Tue, 13 Jun 2000

BP Amoco says Tangguh project to benefit locals

BALTIMORE, United States (JP): Oil and gas company BP Amoco promised that its planned Tangguh liquefied natural gas (LNG) project in Irian Jaya would bring benefits to the locals.

"We are sure the citizens and communities of Irian Jaya will benefit from the project along with the Indonesians.

"The revenue eventually flowing into Irian Jaya from the project will be significant and the challenge will be to improve the living standards, health and education of the people," company vice president John C. Gore said during a meeting with President Abdurrahman Wahid in Baltimore, Maryland, on Sunday (local time).

Gore made the statement amid growing demands from the residents for larger shares in the revenues from the development of their natural resources.

Many oil and gas companies operating in the country have often been criticized for their small contributions to the people living around their operating sites.

BP Amoco has become the majority shareholder in the Tangguh LNG project after recently acquiring Atlantic Richfield Company (ARCO), which was the lead consortium of the project.

Gore, who led BP Amoco's four executives in the meeting, also expressed gratitude for the President's personal interest and active involvement in finding long-term export markets for the Tangguh gas.

Gore cited that Wahid had declared Tangguh was Indonesia's priority LNG project and he consistently championed the project in his discussions with Asian heads of state.

He also thanked the Minister of Mines and Energy and the Minister of Foreign Affairs for actively marketing the project.

The Indonesian government together with state oil and gas company Pertamina are approaching several countries, including China, to buy Tangguh LNG.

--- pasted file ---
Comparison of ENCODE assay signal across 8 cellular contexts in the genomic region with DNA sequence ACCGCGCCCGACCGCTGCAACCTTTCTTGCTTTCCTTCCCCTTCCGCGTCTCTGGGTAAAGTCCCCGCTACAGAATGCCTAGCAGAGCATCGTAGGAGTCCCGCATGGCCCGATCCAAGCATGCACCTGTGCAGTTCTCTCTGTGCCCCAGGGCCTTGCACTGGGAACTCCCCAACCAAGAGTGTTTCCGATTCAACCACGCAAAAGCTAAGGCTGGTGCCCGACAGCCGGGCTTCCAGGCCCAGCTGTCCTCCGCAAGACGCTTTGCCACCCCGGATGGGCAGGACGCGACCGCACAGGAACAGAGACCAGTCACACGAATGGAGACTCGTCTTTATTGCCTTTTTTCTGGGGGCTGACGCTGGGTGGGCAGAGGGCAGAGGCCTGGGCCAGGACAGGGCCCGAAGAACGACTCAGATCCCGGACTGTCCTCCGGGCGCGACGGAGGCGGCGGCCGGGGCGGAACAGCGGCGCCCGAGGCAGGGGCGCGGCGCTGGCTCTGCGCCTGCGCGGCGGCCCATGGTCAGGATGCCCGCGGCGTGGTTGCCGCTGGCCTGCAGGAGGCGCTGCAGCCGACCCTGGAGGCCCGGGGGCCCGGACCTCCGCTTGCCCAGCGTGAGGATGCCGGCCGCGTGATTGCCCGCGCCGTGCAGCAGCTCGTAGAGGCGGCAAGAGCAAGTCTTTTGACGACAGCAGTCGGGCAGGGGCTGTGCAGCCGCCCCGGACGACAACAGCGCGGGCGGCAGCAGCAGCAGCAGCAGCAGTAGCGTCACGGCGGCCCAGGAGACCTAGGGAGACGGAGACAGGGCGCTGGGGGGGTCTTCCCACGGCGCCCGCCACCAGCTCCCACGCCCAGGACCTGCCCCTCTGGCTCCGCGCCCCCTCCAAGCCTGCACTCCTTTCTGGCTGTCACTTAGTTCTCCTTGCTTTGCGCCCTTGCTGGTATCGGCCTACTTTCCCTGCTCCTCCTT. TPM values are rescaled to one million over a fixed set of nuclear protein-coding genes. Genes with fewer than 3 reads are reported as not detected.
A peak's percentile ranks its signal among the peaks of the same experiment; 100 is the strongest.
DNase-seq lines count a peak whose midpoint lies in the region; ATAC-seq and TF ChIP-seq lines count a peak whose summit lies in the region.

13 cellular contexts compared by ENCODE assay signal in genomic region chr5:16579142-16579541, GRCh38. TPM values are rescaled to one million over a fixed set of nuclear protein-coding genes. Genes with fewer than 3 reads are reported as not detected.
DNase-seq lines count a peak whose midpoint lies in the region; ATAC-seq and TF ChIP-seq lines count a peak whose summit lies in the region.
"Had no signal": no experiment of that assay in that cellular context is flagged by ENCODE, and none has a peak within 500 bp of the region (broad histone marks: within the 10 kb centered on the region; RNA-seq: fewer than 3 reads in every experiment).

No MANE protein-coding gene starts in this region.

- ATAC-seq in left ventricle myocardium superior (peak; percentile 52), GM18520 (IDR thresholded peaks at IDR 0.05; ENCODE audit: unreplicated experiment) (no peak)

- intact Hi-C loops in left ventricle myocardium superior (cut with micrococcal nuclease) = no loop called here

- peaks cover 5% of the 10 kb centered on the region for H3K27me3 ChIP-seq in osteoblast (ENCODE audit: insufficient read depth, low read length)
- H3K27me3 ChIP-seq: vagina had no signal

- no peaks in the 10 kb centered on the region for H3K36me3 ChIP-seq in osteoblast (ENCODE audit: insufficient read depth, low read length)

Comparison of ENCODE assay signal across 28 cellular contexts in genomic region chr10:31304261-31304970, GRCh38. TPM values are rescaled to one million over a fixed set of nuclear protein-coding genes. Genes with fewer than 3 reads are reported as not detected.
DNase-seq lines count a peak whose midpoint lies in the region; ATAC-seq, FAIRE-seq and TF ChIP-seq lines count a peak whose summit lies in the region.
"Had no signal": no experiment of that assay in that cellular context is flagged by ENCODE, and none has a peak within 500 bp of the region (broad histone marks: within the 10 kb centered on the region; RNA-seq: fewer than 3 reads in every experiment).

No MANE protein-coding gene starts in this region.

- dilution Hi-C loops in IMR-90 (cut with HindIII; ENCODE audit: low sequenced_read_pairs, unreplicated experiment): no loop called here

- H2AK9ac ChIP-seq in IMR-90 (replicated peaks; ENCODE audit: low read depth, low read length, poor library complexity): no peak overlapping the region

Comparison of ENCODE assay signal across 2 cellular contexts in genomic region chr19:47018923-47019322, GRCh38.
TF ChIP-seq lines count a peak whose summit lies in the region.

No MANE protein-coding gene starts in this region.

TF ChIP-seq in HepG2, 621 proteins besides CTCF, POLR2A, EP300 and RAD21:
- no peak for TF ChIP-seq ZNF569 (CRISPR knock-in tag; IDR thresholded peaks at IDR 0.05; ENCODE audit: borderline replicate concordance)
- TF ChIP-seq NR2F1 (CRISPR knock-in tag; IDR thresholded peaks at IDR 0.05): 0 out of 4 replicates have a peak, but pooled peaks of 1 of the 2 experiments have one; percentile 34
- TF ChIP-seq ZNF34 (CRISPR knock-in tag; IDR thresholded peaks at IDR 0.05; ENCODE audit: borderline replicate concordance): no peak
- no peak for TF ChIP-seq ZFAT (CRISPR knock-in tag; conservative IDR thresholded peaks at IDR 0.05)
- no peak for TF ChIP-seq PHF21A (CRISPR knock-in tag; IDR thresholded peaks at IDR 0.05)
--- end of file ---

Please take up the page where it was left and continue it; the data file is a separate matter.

The project will be built near several gas fields in the Wiriagar, Berau and Muturi areas with a total certified proved and probable reserve of 18.3 trillion cubic feet (tcf).

Gore said the initial investment for the project could reach some US$2 billion, potentially leading to over $4 billion to $5 billion in the longer term.

Indonesia currently has two LNG production centers, which are respectively located in the Arun area in Aceh and the Bontang area in East Kalimantan.

Gore said BP Amoco together with ARCO have been operating in Indonesia for 30 years as a production sharing contractor to Pertamina, and investors in the country's petrochemicals and coal industries.

Together with its partners, the BP Amoco-ARCO combination has spent over $7 billion in Indonesia.

BP Amoco now produces 10 percent of Indonesian oil output, supplies 65 percent of Java's gas needs and generates $1.3 billion per year in revenue.

BP Amoco also has a 50 percent stake in the country's largest coal mining company PT Kaltim Prima Coal in Sangatta, East Kalimantan.

During the meeting with the President, BP Amoco executives expressed the company's commitment to the highest ethical standards; partnership with Pertamina, the Indonesian government, contractors and non-governmental organizations; active engagement with the local communities; environmental protection and good treatment of employees.

Wahid, who is on a five-day visit to the United States for a medical checkup, also met with members of the U.S. Chamber of Commerce on Sunday in Baltimore and planned to meet rating agencies and the top management of giant Internet firm American Online (AOL) on Monday evening in New York. (byg/jsk)